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Discussion Starter · #1 ·
Was wondering how long you can wait before dressing him/her and maybe some Tips, never did this before!
 

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I like to get the job done as soon as possible, the quicker the better. Get some picks then get the guts out. As far as tips, take your jacket off, put your orange vest on or hang your jacket beside you, roll up your sleeves, take your time and watch where your are cutting and don't forget the lungs and poop shoot. I find a sharp 3 inch drop point knife works best for me.
 

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I agree, gutting should be done as just as soon as you find the animal.

First, position the deer on its back. If it is a buck with a reasonable rack, I like to hook it's front legs under the main beams (like putting your hands behind your head), this will help keep the deer from rolling on its side.
It is nice to have a length of small rope or chord with you to tie front, and or back legs open as well.

Some folks cut off the tarsal glands from a buck. I have never done this myself. I just try not to touch them.

Start at the brisket, the point where the rib cage ends. And using the point of your knife, gently pierce the hide (make sure you keep the blade of you knife facing "up") this will help avoid sticking the paunch (stomach). By lightly tapping the handle you can get the knife started. After you have a small incision here. You can use a gut hook (if your knife has one) and slide the blade down the center of the belly. If you don't have a gut hook. Again, (keep your blade facing up) use two separated fingers to guide the blade down through the hide. Keep upward pressure on your fingers ,to keep the Blade away form the paunch and intestines.

Make the incision all the way to the hips of the deer. Disconnect the tissue around the male parts and pull them down to this point also.

Then go back up to the deer's chest again and pierce the diaphragm. (the membrane that separates the vital organs from the stomach and intestines). If you made a good killing shot on the animal, this is where all of the blood will have pooled. Make a complete circular incision, all the way around the diaphragm. Then reach way up into the chest (be careful with your knife), and holding it with one hand and knife in the other, sever the windpipe.

You can carry a plastic cable tie to tie off the windpipe if you like, to prevent any stomach contents from tainting the meat.
You can then pull hard (cutting where you have to) and pull the vital organs and diaphragm out of the deer.

Next go to the rear end of the deer. You next have to make an incision around the anus of the deer. Basically coring it out like an apple. There is actually a tool for this out now, but I have not used it myself. Again cable ties or small chord rope etc can be used to tie off urinary and bowel tracks , to prevent spillage and contamination of meat.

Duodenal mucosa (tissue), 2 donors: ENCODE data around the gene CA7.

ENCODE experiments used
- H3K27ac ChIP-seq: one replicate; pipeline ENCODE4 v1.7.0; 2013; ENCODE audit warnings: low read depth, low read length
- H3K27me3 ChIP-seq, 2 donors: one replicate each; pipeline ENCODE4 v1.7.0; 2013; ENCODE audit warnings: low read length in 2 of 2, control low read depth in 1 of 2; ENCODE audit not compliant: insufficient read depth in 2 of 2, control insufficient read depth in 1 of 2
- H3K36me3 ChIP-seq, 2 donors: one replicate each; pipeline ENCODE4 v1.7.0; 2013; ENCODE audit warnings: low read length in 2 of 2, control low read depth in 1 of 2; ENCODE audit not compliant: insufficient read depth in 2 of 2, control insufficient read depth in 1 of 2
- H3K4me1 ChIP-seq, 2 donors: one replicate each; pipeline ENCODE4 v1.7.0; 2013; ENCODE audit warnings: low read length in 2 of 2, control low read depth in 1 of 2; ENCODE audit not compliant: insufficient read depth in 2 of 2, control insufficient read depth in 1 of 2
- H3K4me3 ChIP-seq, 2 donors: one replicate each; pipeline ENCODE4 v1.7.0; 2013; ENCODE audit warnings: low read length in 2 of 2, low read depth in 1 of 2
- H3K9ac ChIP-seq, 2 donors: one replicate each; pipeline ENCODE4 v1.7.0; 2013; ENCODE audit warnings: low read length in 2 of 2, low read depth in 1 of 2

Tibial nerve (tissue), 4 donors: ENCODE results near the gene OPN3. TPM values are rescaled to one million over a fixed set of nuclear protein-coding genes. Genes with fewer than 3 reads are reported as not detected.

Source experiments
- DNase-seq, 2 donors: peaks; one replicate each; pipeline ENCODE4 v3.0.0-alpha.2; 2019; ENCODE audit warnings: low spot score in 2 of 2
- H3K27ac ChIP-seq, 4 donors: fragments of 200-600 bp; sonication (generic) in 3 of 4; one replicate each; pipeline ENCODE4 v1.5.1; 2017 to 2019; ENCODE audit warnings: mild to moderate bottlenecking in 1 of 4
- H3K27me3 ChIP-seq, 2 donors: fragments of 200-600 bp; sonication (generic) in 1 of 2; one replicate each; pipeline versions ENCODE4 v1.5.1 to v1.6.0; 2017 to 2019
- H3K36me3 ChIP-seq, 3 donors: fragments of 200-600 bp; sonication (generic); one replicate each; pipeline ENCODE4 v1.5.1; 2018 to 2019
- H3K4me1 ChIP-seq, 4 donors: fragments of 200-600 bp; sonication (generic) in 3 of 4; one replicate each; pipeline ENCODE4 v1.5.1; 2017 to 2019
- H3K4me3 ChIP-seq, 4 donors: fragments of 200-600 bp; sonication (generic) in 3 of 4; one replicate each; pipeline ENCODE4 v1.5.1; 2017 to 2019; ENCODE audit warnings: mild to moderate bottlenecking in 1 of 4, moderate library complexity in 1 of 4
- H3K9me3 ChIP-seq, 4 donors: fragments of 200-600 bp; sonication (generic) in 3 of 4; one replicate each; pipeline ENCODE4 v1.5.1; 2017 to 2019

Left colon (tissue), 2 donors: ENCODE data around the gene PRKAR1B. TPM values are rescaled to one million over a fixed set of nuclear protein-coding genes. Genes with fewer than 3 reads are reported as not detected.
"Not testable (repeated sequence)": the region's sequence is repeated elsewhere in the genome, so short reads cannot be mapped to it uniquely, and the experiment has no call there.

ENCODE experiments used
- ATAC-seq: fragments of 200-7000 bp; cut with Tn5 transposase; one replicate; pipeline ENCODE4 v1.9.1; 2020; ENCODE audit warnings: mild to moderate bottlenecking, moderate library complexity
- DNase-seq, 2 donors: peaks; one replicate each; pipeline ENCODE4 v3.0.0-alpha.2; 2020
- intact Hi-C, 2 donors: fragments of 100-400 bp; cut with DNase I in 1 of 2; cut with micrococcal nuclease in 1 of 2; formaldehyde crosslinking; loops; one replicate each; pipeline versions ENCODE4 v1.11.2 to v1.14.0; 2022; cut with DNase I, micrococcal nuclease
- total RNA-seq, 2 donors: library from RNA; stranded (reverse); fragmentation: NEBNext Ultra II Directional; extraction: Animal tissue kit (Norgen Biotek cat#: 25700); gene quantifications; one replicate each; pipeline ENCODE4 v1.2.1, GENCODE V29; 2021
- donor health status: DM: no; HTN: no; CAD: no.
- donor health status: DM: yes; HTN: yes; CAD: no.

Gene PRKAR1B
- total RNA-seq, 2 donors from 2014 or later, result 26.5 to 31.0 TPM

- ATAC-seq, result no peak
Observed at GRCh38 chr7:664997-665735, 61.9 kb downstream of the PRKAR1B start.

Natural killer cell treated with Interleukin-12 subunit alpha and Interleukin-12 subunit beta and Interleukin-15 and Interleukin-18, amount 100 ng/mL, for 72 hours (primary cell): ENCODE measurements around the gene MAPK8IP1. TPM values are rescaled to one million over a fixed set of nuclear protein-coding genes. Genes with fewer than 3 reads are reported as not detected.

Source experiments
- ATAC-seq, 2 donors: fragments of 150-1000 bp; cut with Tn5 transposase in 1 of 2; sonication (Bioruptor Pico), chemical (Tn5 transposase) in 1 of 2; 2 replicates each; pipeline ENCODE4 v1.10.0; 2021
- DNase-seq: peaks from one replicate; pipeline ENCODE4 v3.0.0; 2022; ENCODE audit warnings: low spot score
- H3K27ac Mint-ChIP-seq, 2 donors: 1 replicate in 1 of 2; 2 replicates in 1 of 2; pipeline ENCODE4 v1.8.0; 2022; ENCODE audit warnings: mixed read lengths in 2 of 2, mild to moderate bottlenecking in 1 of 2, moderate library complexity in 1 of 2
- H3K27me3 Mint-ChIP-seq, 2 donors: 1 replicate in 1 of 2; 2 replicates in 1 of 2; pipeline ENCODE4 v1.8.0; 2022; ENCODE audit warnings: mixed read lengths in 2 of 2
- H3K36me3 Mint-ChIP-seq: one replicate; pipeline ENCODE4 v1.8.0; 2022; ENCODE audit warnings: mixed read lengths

You can tie off the bladder inside of the animal, or pull it out as far as you can and then tie it off. Either way you will have to pull everything "back through" the opening and remove it with the intestines and stomach. Again always be careful with you blade around the intestines and stomach.

Note that you will have to do some extra cutting in behind all these organs to remove the tissue that attaches them to the back of the deer. Cut as you pull.

If you have access to clean water wash the cavity out. I wouldn't use water with an unknown history, such as just a brook etc. A rag or t shirt to soak up blood in the cavity is good. I also try to get as little dirt and leaves etc in the cavity while dragging as well. Better, "not" to drag if you can…although most times you must.

You can wash the chest cavity out a bit when you get home, But I try not to use too much water. Its better to let a natural hard membrane form on the exposed meat. One thing that I recommend especially in bow season is "ice". Buy a couple of bags and stuff them into the cavity. Leave them there overnight if you cannot skin the deer immediately. In warm bow season I don't like to leave the hide on any longer than necessary either.

Hope this helps...and you get a chance to try it!
 

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good reply archerynut, bout sums it up.

i concur, get the insides out ASAP and to a butcher then skinnned(cold storage)as soon as you can. (You let the "guts" sit in for any amount of time and she'll start to bloat up on ya. this will make the gutting process more difficult.

Dont skin the animal in the field unless you are quartering and have game bags(cheese cloth) to keep it clean.

- IMHO, NO such thing as a bad piece of meat(you hear about this gamey taste thing all the time), just improper care from field to freezer.

The better you look after it after the kill = the better the meat.
 

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Just the deer is fine without the internal organs B&B
 

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Discussion Starter · #7 ·
Where im hunting i won't have access to water and i have to drag the deer for about 10 mins to get him out of the woods, once i clean him out you said i should take a rag and dry up some of the blood before the dragging? Also do you think i should let the hard membrane form before i drag him?
 

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all good points above and if you follow them you will be fine.